I was passed over for a job opportunity that I wanted, and that I could quite easily have done. I felt a judgement against me was unfair. I checked it out with colleagues in sporadic conversations, and they felt the same. I wondered whether my first year in this first job as a woman had tainted my record, and reflected on how the past two years have changed me. I had walked in just weeks after transitioning from ever expressing as male again, into a new corporate environment led by and full of men. To consult and advise. I got a contract, then a job. As a trans woman (everyone was told). In a wig and silicone boobs. I got on with it, survived inhabiting an entirely male office, found my feet (albeit with a slightly belligerent side to assert my non-maleness), and went through months when I cried all the way to work as my life fell apart, rejected by family and ultimately beginning a single life away from all I held dear. Including the cats.

I had this conversation with my current manager, who is now to be replaced as my manager by the person who got the job I wanted. I am one layer further down the organisation, just as I am craving to rise again! I related how I know what it is like to be a woman at work. But also a man among men, with those expectations. An advantage? Certainly eye-opening from both sides. And I reflected with her how the two years had treated me, and how newly-empowered I now feel. When I return to work and complete my healing, I shall have left behind all requests for permission and proofs for the existence of me as a woman. This will be a real difference, and the future is wide open to me. I have grasped responsibility for my own life, found my own authenticity, and I shall never give it away again.

This kind of conversation has an honesty I could never previously have expressed at work.

The world

It has also been an interesting week of online conversation. Brynn Tannehill wrote in the Huffington Post this week about the very thing I have blogged, regarding family treatment of transitioning parents, partners, children, and how the sheer distaste is boosted by public othering of transgender people. This is transphobia: unlike many other phobias it is fear. Fear that there is something horribly odd about us, corrupting and changing anyone who comes close. Yes, I too am ‘icky’ when it comes to imagining affection and intimacy with me. You might have fucked someone for decades, lovingly, passionately. But now as trans? Yuk!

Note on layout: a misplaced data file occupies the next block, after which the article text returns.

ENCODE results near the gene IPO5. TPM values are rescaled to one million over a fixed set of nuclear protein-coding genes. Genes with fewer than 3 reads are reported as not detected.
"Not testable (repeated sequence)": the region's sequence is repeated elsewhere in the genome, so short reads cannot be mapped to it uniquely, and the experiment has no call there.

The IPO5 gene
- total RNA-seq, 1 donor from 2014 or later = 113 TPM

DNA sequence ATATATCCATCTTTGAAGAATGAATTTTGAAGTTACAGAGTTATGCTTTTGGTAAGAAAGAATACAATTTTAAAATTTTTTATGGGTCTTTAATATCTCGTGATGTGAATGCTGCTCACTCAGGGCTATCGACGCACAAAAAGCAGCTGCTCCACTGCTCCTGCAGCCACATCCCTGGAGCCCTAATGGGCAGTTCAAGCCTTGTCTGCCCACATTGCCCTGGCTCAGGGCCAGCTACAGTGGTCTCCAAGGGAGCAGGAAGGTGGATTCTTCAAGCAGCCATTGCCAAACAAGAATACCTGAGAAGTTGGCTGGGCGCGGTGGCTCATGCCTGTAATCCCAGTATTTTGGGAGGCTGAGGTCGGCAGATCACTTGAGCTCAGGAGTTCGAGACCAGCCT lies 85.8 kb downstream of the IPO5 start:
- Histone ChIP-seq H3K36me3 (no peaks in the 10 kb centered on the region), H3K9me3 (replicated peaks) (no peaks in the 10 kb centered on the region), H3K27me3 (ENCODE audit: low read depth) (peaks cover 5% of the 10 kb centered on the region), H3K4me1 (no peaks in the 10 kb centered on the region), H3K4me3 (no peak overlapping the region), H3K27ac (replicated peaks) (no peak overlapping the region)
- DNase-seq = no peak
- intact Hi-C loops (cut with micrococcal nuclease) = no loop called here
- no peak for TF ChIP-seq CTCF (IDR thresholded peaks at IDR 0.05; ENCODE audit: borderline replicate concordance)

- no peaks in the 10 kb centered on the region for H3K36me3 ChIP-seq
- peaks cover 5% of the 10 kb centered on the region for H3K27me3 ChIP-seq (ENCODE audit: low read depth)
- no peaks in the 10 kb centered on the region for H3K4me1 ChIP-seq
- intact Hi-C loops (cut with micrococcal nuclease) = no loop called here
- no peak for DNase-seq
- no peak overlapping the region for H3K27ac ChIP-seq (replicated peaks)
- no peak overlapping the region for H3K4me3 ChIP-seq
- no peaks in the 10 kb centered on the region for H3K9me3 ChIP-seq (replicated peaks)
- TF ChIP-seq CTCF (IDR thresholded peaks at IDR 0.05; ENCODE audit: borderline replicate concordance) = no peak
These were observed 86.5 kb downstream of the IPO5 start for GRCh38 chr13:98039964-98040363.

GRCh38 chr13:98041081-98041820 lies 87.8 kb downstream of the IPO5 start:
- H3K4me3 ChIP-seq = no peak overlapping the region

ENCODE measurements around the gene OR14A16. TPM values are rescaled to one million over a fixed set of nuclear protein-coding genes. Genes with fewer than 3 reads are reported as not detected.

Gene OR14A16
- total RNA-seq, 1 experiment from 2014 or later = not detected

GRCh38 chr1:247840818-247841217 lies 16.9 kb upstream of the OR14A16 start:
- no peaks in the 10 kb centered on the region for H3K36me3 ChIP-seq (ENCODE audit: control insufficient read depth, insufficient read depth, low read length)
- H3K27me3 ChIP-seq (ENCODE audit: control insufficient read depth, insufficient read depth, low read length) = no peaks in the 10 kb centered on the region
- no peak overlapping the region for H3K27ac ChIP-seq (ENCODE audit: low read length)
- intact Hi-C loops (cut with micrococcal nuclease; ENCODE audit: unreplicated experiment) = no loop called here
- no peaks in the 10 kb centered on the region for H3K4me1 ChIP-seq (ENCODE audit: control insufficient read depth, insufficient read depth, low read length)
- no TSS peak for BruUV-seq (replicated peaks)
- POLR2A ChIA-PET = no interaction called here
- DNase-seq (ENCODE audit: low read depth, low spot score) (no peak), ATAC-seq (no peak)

Then Julie Bindel launched her new book, with a chapter on sexuality being a choice. A good time to launch this, being Pride season. But aside from her complete misunderstanding of gender dysphoria (if she believe it exists at all) here she has she muddled what may be her own bisexuality, with being simply lesbian or gay. It is interesting to know what the causality of any sexuality or gender identity is, but it must never be used to define people in or out of existence. There is to be a debate/discussion featuring Julie Bindel, Qazi Rahman, Stella Duffy, Patrick Strudwick and Kira Cochrane, which I am sure will be fascinating, but I don’t seriously think we know very much. Who knows whether the cause of being lesbian by nature is the same as that of being gay? Or whether there is any link at all between gender and sexuality, or whether the origins are of a completely different kind.

What I do know is that Paul McHugh, writing in the Wall Street Journal, and who still asserts that people like me are suffering a psychological disorder and delusion, is wrong. I can tell you whether gender confirmation surgery (or genital reconstruction, or whatever) is a final cure, in just two weeks time. Right now, I already have no doubt.

If anyone said, ‘you can have all the love and affection in the world again, if only you keep your bits’ I would say no. Some of my conversations have been bad, most good. But it is my conversation that really counts, not anyone else’s opinion. And my conversation decides who I might meet, work with, love, even (I can hope) fuck, without it being icky.

These are just a week’s conversations, but at least people are talking, and little by little, some understanding is growing.

A colleague (yes, you!) expressed the hope that I would keep writing after my surgery. Yes, of course. There are too many conversations to ignore, and anyway, I was born like this: a writer.